However, he also explains quite clearly why fragmentation and increasing bureaucracy will make things worse. So when loyalist apologists go on about it just being a moan about computers, etcetera, they do seem to be wilfully failing to read the article. And as for the commenter who trumped up the pretence that the Lib Dems were virtually conniving in child abuse – Well, it is not the original article writer who evidently belongs on the staff of the News of the World!

    Come on guys, whatever happened to the old Lib Dem principle of robust but honest debate?

  • Richard Dean 7th Mar '12 - 7:11pm

    @Dr Jones,

    Excuse me for being ignorant, but what was your proper role in this Saturday afternoon drama? As I understand “pediatrician”, you are a doctor who specializes in children’s medicine. Was your role to examine the children medically, or to manage the case on behalf of social services?

    If the father has a criminal record of sexual abuse, that information came from a database, and the people who manage that database are likely to have some form of powers, perhaps even of arrest, or at the very least they will have credibility with the police, who are normally nothing like as unhelpful as your paint them, particularly in this kind of case. And just because a GP is part of a consortium does not mean he or she is un-contactable – on the contrary, there will normally be a GP on call, and you can get that GP’s number by calling the health centre answerphone.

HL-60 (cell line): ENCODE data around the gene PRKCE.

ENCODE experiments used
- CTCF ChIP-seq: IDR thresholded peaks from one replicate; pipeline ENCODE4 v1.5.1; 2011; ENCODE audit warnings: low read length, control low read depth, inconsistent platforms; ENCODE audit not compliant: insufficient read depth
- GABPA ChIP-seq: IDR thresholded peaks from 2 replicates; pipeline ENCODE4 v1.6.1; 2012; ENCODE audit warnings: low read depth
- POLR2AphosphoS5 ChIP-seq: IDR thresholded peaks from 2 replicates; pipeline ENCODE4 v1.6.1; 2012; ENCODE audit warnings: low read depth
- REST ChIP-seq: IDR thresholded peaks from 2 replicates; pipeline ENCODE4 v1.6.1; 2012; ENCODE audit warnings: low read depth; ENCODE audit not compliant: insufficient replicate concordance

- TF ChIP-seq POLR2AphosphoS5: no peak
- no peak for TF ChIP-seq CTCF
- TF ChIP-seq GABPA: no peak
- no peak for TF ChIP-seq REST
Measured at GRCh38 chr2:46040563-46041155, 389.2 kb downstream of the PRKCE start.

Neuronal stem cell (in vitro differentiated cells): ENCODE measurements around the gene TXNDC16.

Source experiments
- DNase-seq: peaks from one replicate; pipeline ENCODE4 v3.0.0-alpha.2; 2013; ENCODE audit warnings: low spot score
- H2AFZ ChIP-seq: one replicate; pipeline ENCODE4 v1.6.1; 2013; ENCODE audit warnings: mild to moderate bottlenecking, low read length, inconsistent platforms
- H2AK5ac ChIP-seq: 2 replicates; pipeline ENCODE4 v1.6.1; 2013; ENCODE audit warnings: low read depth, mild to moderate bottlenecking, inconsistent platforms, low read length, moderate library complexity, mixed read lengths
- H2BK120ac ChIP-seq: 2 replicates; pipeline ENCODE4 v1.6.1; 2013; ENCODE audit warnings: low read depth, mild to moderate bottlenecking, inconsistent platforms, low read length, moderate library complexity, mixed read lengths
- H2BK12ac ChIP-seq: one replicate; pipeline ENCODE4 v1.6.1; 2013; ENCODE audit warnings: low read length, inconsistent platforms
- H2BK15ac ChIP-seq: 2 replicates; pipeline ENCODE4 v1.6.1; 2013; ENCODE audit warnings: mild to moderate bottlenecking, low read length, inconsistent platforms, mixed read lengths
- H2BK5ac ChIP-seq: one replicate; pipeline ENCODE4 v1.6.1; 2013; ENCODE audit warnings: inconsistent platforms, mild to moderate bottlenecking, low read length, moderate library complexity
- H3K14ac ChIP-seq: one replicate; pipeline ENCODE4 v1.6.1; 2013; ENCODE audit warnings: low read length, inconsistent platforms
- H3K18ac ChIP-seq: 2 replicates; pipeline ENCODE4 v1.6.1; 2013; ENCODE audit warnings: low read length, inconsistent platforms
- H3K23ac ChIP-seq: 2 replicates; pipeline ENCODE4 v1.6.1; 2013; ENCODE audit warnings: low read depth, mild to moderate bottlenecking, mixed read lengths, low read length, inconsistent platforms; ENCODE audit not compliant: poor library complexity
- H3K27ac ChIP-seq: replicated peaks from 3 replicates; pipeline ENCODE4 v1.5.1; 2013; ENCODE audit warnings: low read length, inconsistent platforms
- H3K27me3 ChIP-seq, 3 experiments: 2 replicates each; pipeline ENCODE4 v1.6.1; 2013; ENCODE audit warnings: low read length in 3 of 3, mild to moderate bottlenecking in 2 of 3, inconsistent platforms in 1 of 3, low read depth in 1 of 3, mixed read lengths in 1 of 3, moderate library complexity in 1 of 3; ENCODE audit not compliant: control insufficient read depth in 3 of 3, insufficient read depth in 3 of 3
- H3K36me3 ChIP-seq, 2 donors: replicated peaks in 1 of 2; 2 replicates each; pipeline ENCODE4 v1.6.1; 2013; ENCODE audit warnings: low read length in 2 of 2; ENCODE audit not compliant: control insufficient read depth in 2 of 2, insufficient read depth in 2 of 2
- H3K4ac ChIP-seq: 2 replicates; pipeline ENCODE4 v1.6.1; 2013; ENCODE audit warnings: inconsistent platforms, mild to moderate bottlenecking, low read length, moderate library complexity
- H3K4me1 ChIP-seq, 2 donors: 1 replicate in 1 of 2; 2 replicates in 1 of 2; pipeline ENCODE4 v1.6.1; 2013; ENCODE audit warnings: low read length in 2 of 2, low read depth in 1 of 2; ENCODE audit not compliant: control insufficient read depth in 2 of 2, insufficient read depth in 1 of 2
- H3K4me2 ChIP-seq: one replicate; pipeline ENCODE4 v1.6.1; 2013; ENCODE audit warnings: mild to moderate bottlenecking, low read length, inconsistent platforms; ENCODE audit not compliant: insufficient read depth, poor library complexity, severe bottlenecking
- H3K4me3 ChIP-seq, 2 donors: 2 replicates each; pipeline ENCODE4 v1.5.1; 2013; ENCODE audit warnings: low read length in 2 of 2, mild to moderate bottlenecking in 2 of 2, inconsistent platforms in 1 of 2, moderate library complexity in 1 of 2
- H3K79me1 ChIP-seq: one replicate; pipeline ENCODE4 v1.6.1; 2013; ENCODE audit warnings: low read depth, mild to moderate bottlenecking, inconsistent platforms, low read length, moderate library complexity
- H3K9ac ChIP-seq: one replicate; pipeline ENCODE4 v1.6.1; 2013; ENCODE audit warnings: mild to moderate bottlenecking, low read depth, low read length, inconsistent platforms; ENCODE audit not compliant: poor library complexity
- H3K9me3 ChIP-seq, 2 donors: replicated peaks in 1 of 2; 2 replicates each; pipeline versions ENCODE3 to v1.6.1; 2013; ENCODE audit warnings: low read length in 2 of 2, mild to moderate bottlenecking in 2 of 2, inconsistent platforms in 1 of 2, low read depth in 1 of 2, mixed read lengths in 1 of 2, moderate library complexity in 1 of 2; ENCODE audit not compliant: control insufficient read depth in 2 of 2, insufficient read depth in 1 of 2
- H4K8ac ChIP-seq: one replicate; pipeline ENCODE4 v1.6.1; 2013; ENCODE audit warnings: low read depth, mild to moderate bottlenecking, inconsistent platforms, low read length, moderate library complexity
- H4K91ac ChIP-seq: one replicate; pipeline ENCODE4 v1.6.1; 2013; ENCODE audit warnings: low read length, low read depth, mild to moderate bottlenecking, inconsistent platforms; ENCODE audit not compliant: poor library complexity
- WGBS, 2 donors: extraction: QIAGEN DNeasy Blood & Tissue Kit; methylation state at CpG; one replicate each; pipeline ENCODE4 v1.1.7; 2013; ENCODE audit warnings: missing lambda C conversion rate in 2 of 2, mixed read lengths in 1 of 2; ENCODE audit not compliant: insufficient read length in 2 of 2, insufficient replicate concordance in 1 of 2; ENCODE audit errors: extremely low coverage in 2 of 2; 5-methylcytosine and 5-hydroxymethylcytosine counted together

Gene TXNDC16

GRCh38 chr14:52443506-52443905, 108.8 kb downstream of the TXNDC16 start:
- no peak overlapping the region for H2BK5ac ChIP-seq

I apologize if this question is rude, but is your story true? Is it perhaps something that you have imagined, something that illustrates your worries, rather than a true event? I’m surprised that a father who has a history of sexual abuse is allowed the free access to his children that your story implies, but I don’t know. I’ve got to say, if the story is true, that it presumably happened under the present system, so not passing the new bill won’t help at all.

  • @Richard Dean